Each of these shelfmarks can be found in its alphabetical position in the History section, across Levels 2, 3 and 4 of the Back Stacks. Material on the history of the Papacy is to be found under the shelfmark H. Papacy.
Material on the history of ancient Rome is to be found under the shelfmark H. Rome (Ancient).
Material on the Mafia and organised crime in Italy is to be found under the shelfmark H. Secret Societies.
Material on Etruscans and Etruria is to be found under theshelfmark H. Etruria.
Biographies and autobiographies, including diaries and correspondence, of notable Italian figures, are located in the main Biography section on the 3rd and 4th floors of the Central Stack.
Most monarchs and rulers have been assigned their own shelfmarks within the History section on Level 2, 3 and 4 where biographical works and works covering specific periods can be found. The Library holds extensive biographical material onliterary authors, artists, philosophers and statesmen. Members’attention is drawn to autobiographical materials and correspondence of literary authors being included in the Literature section.
Collections of biographies are to be found under the shelfmark Biographical Colls. located on the 3rd floor of the Central Stack.
The Library’s wide-ranging collection of biographical dictionaries, shelved in the North Bay of the main Reading Room, under the shelfmark R.R. Dicts., Biography, includes a number of works on Italian authors, artists, and notable historic figures, such as the Dizionario biografico degli italiani and the Biographical and bibliographical dictionary of the Italian humanists and of the world of classical scholarship in Italy, 1300-1800 by Mario Emilio Cosenza.
Fine and Applied Arts3
The Library’s extensive collection of material on Italian, artistsand architects – located in the newly refurbished Art Room, off the Main Hall on the Ground Floor and through T. S. Eliot House– represents one of the major strengths of the Italian Collections. All periods and aspects of Italian art are covered. Catalogues raisonnés and exhibition catalogues for art exhibitions held in the United Kingdom, United States and Italy are systematically acquired, together with catalogues of major museums and artgalleries.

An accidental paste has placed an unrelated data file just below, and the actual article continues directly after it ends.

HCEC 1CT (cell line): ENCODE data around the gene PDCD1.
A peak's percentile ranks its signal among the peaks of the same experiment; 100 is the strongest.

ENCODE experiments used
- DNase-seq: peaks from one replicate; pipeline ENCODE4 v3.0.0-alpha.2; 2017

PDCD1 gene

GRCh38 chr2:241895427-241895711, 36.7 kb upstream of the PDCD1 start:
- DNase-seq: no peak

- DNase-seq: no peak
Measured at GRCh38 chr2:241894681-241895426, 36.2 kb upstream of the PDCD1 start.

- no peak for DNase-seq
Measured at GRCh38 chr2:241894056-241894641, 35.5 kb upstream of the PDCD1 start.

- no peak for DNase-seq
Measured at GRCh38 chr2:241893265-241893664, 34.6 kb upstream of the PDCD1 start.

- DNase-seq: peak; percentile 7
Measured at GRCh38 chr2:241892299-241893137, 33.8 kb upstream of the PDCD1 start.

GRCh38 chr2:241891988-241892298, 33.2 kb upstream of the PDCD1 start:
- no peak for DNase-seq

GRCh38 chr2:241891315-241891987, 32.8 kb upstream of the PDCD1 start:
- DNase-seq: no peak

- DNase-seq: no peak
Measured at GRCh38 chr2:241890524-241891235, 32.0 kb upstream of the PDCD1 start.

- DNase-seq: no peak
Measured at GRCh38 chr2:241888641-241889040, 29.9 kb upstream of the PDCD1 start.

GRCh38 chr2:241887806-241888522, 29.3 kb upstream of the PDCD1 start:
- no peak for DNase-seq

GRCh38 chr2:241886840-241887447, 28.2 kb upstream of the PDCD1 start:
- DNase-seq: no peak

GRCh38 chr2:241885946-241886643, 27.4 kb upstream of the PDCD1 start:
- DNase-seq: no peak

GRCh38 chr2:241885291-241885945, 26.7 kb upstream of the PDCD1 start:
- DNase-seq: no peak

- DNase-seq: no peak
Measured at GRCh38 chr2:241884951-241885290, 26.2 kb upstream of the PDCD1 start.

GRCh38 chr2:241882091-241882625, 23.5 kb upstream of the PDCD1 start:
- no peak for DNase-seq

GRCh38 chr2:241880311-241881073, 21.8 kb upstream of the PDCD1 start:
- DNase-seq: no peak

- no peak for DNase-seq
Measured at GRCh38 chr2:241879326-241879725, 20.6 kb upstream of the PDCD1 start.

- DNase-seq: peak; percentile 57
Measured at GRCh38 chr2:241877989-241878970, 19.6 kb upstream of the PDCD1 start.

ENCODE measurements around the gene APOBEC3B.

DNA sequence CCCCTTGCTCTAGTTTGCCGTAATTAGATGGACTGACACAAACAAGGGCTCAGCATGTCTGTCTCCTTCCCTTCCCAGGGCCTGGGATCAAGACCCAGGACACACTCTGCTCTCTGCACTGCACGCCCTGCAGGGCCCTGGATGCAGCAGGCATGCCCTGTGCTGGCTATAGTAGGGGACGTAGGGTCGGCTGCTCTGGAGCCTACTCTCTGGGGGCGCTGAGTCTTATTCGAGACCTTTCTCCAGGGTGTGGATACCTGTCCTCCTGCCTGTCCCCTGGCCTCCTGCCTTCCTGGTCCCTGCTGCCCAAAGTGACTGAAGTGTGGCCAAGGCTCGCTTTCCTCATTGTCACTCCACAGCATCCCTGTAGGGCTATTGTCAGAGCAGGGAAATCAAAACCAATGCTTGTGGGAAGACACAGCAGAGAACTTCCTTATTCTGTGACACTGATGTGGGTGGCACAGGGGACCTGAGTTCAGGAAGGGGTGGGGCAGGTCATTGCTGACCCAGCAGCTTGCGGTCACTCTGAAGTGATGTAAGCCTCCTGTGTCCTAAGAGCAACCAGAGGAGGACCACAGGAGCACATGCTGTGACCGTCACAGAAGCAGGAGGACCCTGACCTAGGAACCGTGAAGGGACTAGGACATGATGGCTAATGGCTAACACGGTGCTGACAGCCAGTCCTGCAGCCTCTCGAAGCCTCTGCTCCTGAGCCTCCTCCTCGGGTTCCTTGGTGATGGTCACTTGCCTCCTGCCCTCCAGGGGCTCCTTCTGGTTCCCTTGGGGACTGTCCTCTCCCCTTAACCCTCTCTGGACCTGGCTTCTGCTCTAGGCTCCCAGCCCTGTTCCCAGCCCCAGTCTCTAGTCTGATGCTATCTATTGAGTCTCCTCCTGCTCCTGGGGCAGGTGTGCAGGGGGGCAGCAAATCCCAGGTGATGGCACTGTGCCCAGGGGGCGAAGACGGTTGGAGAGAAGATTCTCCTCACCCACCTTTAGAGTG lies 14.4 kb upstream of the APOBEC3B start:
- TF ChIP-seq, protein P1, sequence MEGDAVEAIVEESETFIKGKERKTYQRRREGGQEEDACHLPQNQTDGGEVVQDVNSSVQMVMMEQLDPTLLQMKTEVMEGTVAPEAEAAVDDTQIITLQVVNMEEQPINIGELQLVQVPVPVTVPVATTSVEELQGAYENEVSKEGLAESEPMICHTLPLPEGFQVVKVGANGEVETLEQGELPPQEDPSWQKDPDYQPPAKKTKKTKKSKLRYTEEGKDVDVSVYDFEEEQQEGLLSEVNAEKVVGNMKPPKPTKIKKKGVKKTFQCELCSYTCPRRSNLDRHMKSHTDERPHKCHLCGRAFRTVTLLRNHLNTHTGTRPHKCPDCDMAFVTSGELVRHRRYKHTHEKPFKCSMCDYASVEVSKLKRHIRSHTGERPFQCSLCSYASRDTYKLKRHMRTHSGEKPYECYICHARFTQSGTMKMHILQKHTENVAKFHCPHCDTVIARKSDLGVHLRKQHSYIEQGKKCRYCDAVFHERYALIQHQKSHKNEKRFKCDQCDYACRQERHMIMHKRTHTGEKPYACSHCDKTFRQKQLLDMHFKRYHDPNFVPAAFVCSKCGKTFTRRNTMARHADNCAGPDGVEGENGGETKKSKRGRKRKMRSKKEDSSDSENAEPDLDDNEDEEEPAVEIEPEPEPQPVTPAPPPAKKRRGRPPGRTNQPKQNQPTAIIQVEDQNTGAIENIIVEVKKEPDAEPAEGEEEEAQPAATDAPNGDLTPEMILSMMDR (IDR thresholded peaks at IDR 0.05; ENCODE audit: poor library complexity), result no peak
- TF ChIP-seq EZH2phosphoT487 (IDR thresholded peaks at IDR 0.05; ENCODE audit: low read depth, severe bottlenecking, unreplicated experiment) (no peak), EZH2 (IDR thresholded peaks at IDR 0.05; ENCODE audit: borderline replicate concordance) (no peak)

The Art Collections include an extremely rich array of material on Italian art and artists, primarily in Italian and English. Books in Italian on general art history and criticism are present too.
Within the Collections’ arrangements, books covering more than one form of art are shelved at A. Art. Books on individual artists can be found in the subsections related to a specific form of art (e.g. A. Painting, Caravaggio; A. Sculpture, Michelangelo; A.Architecture, Bernini, etc.). Additionally other shelfmarks such as A. Christian Art, A. Illumination of Manuscripts, include asizeable amount of works relevant to Italian art.
Exhibition catalogues are shelved alphabetically under the exhibition title, and museum catalogues can be found under the name of the museum.
Throughout the art collections, it is important to note that for every subject areas the sequences comprising oversize books (labelled 4to., small folio and folio) are equally rich as the main book sequence (octavo). 3 For further details on the Art Collection holdings please refer to A guide to the Art Collections.
Topography and travel
The Library’s sizeable Topography collections are located on Level 1 of the Back Stacks. The Topography collections include archaeology, architecture, geography, local history, travel writing and some older guide books. Please note that in addition to the main subject sequence there are two further sequences for oversize books (labelled 4to., and folio respectively).